Network News

X My Profile
View More Activity
Posted at 10:40 AM ET, 01/25/2011

Metro PCS follows Verizon in suing FCC to overturn net neutrality rules

By Cecilia Kang

Wireless service operator MetroPCS said Tuesday that it has filed a lawsuit to overturn the Federal Communications Commission's net neutrality rules. The suit was filed in the D.C. Circuit Court of Appeals, the same court that cast the FCC's regulatory over broadband services into question last spring.

The company has been the subject of criticism by consumer groups who say MetroPCS's 4G pricing plans purposefully block certain applications, a violation of the FCC's Internet access rules. The suit follows a similar legal challenge made last week by Verizon Communications and is expected to be part of a flood of lawsuits against the agency.

“MetroPCS’s concerns regarding the jurisdictional basis for the net neutrality rules, the recent appeal filed by Verizon, and challenges raised by some proponents of Net Neutrality to MetroPCS’ recent 4G rate plans, have caused Metro PCS to appeal the FCC’s net neutrality order to ensure that the concerns of competitive wireless carriers, like MetroPCS, are addressed.” Roger D. Linquist, MetroPCS's president and chief executive officer, said in a statement.

The FCC declined to comment about the lawsuit.

The move follows a similar lawsuit in the same court filed last week by Verizon Communications. Verizon asked in its suit for the same three judges who last April overturned sanctions by the FCC against Comcast, saying the agency overstepped its authority over broadband services.

Internet access rules for wireless service providers are significantly lighter than those for fixed-wire service operators. But MetroPCS has been criticized for its new high-speed Internet plans that appear to dictate what applications are accessible to consumers for certain pricing plans. Those plans could exclude voice applications such as Skype and Vonage, which would violate the FCC's rules, consumer groups complain.

"We note the Metro PCS challenge may been triggered at least in part by recent public-interest group charges that Metro PCS’s restricted Web access offering at a low rate violated Open Internet principles," said Rebecca Arbogast, head of tech policy research at Stifel Nicolaus.

MetroPCS refutes the criticism and has promised to respond to the allegation in a letter to the FCC next month.

Arbogast said that once the FCC rules are formally processed in the federal registry, advocates of the regulation will likely file challenges in several other circuit courts "in order to trigger a court lottery that would reduce the chances the D.C. Circuit hears the case."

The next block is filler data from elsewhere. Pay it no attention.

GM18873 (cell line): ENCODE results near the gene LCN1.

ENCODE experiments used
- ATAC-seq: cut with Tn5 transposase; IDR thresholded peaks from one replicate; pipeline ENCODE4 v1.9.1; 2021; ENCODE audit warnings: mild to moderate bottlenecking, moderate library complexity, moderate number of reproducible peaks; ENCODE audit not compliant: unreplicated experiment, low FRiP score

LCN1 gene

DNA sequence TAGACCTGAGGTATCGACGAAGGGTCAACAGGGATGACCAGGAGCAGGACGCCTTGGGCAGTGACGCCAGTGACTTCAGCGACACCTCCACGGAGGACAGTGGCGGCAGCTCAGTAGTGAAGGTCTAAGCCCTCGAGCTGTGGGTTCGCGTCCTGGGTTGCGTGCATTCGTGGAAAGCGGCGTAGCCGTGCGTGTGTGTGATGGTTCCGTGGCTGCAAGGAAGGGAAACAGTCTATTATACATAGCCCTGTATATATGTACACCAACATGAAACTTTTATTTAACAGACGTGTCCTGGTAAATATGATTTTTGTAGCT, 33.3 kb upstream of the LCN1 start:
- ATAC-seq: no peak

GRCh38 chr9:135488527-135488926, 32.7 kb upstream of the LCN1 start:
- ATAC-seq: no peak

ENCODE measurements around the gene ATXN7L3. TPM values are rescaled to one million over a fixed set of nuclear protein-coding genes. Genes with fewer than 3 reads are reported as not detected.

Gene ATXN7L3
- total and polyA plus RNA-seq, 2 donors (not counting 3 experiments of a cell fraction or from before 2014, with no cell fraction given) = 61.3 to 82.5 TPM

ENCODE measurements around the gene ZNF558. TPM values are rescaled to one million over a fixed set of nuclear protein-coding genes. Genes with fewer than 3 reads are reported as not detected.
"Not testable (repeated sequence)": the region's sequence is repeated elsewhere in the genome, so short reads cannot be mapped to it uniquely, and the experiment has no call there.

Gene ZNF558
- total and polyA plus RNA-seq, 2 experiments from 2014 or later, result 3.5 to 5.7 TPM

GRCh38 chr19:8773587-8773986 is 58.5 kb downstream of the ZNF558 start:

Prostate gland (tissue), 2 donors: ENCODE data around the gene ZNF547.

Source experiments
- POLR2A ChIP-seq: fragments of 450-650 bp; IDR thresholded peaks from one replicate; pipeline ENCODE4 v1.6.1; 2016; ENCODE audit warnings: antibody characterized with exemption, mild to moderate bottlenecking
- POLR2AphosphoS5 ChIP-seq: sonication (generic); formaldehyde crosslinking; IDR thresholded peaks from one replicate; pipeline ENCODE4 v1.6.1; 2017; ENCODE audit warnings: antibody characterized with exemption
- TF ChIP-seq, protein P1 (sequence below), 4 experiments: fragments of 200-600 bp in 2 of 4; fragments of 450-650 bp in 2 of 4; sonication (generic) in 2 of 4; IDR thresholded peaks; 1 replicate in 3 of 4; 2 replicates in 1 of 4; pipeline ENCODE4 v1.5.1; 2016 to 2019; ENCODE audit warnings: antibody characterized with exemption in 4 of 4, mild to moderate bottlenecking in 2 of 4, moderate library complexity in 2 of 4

Related stories:
FCC rules spark claims of net neutrality violations

Verizon moves to overturn FCC's net neutrality rules

By Cecilia Kang  | January 25, 2011; 10:40 AM ET
Categories:  FCC, Net Neutrality  
Save & Share:  Send E-mail   Facebook   Twitter   Digg   Yahoo Buzz   StumbleUpon   Technorati   Google Buzz   Previous: The Circuit: SOTU preview, Verizon earnings and outages, T-Mobile losing customers to iPhone
Next: Sen. Rockefeller introduces bill on spectrum auctions, public safety network


Cecilia Kang, Google's reporter and lobbyist at The Post, once again prints a biased account. Not only do all of the third party comments fall on one side of the issue (Google's!), but she labels the groups which are lobbying for Google's regulatory agenda as "public interest" groups when in fact they are supported by Google and hence are truly corporate lobbyists.

We outside the Beltway have always known that DC's corrupt culture too often allows corporate lobbyists to rule the roost, but it continues to amaze us that newspapers like The Post will tolerate it when they unethically lobby for the interests of their advertisers on The Post's own pages.

Posted by: LBrettGlass | January 25, 2011 3:39 PM | Report abuse

Post a Comment

We encourage users to analyze, comment on and even challenge's articles, blogs, reviews and multimedia features.

User reviews and comments that include profanity or personal attacks or other inappropriate comments or material will be removed from the site. Additionally, entries that are unsigned or contain "signatures" by someone other than the actual author will be removed. Finally, we will take steps to block users who violate any of our posting standards, terms of use or privacy policies or any other policies governing this site. Please review the full rules governing commentaries and discussions.

characters remaining

RSS Feed
Subscribe to The Post

© 2011 The Washington Post Company